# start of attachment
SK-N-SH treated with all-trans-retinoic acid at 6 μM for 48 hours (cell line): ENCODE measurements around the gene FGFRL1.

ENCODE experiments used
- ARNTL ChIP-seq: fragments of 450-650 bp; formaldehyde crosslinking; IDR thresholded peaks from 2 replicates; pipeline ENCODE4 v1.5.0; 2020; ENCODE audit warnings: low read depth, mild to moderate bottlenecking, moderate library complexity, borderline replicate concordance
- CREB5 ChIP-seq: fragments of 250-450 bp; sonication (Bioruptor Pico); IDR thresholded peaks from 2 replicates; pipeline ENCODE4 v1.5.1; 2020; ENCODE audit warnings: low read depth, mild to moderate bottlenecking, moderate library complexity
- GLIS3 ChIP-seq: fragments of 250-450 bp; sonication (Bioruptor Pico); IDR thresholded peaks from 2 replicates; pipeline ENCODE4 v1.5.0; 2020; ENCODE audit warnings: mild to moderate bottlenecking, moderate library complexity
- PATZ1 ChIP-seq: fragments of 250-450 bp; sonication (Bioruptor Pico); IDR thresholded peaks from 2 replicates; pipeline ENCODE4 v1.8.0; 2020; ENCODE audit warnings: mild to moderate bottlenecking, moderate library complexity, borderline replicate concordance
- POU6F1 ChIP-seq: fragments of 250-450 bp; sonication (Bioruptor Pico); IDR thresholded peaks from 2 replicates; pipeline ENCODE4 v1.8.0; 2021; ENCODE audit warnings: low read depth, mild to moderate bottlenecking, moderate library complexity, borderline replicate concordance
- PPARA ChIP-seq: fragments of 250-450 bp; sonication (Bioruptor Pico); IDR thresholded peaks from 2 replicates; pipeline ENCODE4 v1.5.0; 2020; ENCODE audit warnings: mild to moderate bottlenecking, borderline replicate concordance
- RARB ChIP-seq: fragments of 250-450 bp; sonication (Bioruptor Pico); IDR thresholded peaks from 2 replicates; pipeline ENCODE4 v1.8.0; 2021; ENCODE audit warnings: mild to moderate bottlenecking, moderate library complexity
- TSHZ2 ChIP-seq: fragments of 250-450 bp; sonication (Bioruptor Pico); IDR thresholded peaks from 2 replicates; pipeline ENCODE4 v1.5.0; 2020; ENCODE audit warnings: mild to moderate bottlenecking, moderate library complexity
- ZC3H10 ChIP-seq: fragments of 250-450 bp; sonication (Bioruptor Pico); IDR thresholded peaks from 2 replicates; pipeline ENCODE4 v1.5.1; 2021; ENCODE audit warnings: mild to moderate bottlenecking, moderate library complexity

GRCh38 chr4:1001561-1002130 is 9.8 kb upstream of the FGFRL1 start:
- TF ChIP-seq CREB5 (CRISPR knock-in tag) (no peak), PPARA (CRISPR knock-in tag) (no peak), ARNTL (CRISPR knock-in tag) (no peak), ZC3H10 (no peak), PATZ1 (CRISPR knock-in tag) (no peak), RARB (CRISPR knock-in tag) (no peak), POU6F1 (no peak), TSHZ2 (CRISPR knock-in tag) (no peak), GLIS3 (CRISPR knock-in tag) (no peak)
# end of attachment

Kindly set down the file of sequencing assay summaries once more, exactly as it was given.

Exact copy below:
SK-N-SH treated with all-trans-retinoic acid at 6 μM for 48 hours (cell line): ENCODE measurements around the gene FGFRL1.

ENCODE experiments used
- ARNTL ChIP-seq: fragments of 450-650 bp; formaldehyde crosslinking; IDR thresholded peaks from 2 replicates; pipeline ENCODE4 v1.5.0; 2020; ENCODE audit warnings: low read depth, mild to moderate bottlenecking, moderate library complexity, borderline replicate concordance
- CREB5 ChIP-seq: fragments of 250-450 bp; sonication (Bioruptor Pico); IDR thresholded peaks from 2 replicates; pipeline ENCODE4 v1.5.1; 2020; ENCODE audit warnings: low read depth, mild to moderate bottlenecking, moderate library complexity
- GLIS3 ChIP-seq: fragments of 250-450 bp; sonication (Bioruptor Pico); IDR thresholded peaks from 2 replicates; pipeline ENCODE4 v1.5.0; 2020; ENCODE audit warnings: mild to moderate bottlenecking, moderate library complexity
- PATZ1 ChIP-seq: fragments of 250-450 bp; sonication (Bioruptor Pico); IDR thresholded peaks from 2 replicates; pipeline ENCODE4 v1.8.0; 2020; ENCODE audit warnings: mild to moderate bottlenecking, moderate library complexity, borderline replicate concordance
- POU6F1 ChIP-seq: fragments of 250-450 bp; sonication (Bioruptor Pico); IDR thresholded peaks from 2 replicates; pipeline ENCODE4 v1.8.0; 2021; ENCODE audit warnings: low read depth, mild to moderate bottlenecking, moderate library complexity, borderline replicate concordance
- PPARA ChIP-seq: fragments of 250-450 bp; sonication (Bioruptor Pico); IDR thresholded peaks from 2 replicates; pipeline ENCODE4 v1.5.0; 2020; ENCODE audit warnings: mild to moderate bottlenecking, borderline replicate concordance
- RARB ChIP-seq: fragments of 250-450 bp; sonication (Bioruptor Pico); IDR thresholded peaks from 2 replicates; pipeline ENCODE4 v1.8.0; 2021; ENCODE audit warnings: mild to moderate bottlenecking, moderate library complexity
- TSHZ2 ChIP-seq: fragments of 250-450 bp; sonication (Bioruptor Pico); IDR thresholded peaks from 2 replicates; pipeline ENCODE4 v1.5.0; 2020; ENCODE audit warnings: mild to moderate bottlenecking, moderate library complexity
- ZC3H10 ChIP-seq: fragments of 250-450 bp; sonication (Bioruptor Pico); IDR thresholded peaks from 2 replicates; pipeline ENCODE4 v1.5.1; 2021; ENCODE audit warnings: mild to moderate bottlenecking, moderate library complexity

GRCh38 chr4:1001561-1002130 is 9.8 kb upstream of the FGFRL1 start:
- TF ChIP-seq CREB5 (CRISPR knock-in tag) (no peak), PPARA (CRISPR knock-in tag) (no peak), ARNTL (CRISPR knock-in tag) (no peak), ZC3H10 (no peak), PATZ1 (CRISPR knock-in tag) (no peak), RARB (CRISPR knock-in tag) (no peak), POU6F1 (no peak), TSHZ2 (CRISPR knock-in tag) (no peak), GLIS3 (CRISPR knock-in tag) (no peak)